Greek Prime Minister George Papandreou started a campaign on Monday to secure a new international bailout by imposing years of austerity on a nation already seething over corruption and economic mismanagement.
Unease is growing within Papandreou’s ranks about the consequences of waves of budget cuts demanded under successive deals with the European Union (EU) and International Monetary Fund (IMF) — and this could turn into alarm after at least 80,000 Greeks crammed a central Athens square to vent their anger over the dire state.
As the government struggles to prevent Greece from defaulting on its debt, the socialist cabinet began discussing the medium-term economic plan which will impose €6.4 billion of extra savings this year alone.
This is the first stage of a drive to turn the plan, agreed on Friday with the EU and IMF as the price of a new financial rescue, into law despite signs of dissent in the ruling party.
Papandreou will present the plan to the political council of his PASOK party on Tuesday, before the cabinet clears it the following day and sends it to parliament.
Greece’s international lenders say the new bailout package, which would replace a €110 billion deal agreed only a year ago, depends on Athens keeping to its promises for further austerity and accelerated privatisations.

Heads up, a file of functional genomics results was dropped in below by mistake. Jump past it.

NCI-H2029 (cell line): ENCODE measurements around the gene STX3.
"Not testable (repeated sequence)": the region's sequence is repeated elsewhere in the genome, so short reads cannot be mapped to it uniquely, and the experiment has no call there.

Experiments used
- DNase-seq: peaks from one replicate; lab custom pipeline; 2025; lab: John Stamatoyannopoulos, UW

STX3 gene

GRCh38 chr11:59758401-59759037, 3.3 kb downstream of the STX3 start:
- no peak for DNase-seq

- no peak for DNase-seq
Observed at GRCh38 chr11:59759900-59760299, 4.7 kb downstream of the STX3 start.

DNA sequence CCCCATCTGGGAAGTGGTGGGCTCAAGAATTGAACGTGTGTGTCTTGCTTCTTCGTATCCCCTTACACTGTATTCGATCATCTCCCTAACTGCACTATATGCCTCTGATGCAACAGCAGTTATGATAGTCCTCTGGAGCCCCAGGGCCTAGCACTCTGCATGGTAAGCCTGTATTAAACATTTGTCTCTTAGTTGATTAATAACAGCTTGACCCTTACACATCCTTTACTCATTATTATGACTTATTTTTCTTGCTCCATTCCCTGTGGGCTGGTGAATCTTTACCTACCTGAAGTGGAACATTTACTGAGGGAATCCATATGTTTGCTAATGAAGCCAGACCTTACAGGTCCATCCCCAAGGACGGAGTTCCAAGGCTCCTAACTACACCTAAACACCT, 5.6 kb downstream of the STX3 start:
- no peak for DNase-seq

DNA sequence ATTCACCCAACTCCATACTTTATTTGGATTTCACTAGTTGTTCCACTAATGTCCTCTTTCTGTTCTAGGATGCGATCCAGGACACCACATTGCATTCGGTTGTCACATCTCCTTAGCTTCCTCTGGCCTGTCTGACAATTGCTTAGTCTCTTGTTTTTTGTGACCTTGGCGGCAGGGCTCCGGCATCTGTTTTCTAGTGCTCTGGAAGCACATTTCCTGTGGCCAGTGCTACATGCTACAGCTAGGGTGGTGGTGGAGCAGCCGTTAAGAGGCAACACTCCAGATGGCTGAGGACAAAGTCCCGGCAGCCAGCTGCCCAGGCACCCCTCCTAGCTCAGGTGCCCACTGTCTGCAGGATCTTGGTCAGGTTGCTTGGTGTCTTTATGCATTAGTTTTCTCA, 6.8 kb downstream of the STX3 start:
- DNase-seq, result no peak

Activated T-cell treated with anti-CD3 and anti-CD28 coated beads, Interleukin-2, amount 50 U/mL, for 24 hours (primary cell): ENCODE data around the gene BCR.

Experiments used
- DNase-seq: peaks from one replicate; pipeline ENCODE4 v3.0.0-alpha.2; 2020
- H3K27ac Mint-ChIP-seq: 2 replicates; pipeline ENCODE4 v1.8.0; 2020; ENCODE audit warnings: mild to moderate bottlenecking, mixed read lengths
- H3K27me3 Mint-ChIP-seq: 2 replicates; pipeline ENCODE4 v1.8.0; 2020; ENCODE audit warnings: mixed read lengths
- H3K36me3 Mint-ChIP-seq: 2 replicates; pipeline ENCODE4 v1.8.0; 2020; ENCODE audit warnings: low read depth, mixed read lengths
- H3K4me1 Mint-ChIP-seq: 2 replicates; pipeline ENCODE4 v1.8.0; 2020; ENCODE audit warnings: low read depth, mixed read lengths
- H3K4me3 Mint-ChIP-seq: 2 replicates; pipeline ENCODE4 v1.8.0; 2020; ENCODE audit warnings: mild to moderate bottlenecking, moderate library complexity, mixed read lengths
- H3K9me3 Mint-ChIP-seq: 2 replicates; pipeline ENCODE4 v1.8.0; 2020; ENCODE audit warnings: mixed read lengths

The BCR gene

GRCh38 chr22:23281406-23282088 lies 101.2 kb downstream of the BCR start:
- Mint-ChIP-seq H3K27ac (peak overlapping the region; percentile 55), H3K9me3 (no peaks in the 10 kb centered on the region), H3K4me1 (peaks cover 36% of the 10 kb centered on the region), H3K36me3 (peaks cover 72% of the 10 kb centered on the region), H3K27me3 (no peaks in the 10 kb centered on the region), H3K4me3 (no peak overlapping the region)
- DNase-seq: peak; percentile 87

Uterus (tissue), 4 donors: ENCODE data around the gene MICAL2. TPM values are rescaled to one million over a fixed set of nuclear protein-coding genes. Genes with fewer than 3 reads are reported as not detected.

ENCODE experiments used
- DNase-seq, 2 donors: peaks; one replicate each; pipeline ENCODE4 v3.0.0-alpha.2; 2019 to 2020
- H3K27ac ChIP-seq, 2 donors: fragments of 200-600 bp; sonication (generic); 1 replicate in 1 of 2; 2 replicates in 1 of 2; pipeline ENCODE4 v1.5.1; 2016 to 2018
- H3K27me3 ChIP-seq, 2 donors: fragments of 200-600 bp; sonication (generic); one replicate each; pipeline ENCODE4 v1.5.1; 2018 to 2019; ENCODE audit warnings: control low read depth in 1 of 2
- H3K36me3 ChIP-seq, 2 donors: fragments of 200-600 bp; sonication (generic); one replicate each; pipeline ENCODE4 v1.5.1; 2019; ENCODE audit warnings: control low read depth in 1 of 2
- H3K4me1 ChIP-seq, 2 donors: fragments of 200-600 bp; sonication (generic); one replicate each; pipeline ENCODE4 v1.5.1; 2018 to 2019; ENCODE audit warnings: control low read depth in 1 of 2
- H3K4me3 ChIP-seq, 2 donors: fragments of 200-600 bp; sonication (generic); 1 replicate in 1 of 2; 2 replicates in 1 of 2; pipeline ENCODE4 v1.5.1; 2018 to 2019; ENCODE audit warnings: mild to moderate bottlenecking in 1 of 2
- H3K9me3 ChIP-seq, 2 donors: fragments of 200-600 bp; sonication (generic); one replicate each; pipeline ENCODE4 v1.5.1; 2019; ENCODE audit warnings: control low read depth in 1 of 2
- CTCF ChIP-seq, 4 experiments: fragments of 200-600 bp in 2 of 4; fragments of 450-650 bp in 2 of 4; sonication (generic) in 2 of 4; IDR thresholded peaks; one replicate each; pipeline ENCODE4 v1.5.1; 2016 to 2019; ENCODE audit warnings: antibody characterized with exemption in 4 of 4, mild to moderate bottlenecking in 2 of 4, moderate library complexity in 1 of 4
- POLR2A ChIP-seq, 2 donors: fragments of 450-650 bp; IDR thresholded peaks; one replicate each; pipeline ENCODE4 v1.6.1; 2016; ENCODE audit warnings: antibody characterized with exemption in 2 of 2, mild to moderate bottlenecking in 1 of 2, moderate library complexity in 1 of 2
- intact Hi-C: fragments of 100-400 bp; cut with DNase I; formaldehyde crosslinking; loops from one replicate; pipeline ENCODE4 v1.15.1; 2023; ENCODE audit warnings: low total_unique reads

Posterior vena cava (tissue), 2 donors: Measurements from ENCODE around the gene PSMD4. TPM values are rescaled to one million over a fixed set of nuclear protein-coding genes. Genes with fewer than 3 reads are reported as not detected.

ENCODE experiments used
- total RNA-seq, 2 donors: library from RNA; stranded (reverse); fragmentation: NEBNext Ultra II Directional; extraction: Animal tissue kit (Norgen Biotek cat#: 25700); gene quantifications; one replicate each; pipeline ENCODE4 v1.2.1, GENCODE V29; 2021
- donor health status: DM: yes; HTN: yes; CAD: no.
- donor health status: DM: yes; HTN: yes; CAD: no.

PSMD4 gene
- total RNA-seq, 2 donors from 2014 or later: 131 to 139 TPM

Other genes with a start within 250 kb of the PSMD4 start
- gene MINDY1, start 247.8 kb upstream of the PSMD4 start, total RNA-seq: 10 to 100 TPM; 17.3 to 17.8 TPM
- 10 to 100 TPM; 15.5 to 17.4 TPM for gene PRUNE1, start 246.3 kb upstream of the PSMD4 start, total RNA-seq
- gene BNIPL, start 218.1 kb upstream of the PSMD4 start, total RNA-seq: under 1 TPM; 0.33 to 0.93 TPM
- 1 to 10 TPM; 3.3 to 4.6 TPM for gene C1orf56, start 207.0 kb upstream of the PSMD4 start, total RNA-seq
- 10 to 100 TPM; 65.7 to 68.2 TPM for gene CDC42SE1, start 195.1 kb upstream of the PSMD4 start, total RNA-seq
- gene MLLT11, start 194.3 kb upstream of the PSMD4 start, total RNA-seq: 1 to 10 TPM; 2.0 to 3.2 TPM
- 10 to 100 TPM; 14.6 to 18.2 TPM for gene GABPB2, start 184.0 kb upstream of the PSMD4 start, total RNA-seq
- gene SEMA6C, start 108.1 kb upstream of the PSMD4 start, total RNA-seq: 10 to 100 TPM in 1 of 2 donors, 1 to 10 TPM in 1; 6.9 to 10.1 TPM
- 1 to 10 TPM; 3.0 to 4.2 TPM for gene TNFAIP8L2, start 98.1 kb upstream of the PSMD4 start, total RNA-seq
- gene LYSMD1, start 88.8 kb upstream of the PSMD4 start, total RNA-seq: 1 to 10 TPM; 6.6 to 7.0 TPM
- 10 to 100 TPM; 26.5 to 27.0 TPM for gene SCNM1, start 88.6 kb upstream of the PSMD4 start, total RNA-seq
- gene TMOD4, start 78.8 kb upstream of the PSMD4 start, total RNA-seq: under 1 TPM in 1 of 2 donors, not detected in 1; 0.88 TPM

Meanwhile, Germany has indicated that it is not fully committed to another round of bailouts for Greece.
Government spokesman Steffen Seibert said in Berlin: “What is out there now are not commitments but opinions,” referring to a mooted ¤60 billion second package.
“German payments must be decided by German authorities,” Seibert stressed.
Germany's Deutsche Telekom said it would buy an extra 10% of Greece’s OTE telecom company from the state for about €400 million, taking its stake to 40%. However, this did not amount to a new privatisation as the sale was made under a deal struck in 2008.
Under Greece’s austerity policies, unemployment has already hit 15.9% of the workforce and the medium-term plan aims for a further €22 billion euros in budget steps in 2012-15.
Greece’s first €110 billion-euro, bailout assumed that it could resume borrowing commercially early next year. This now appears inconceivable, meaning a new package is vital.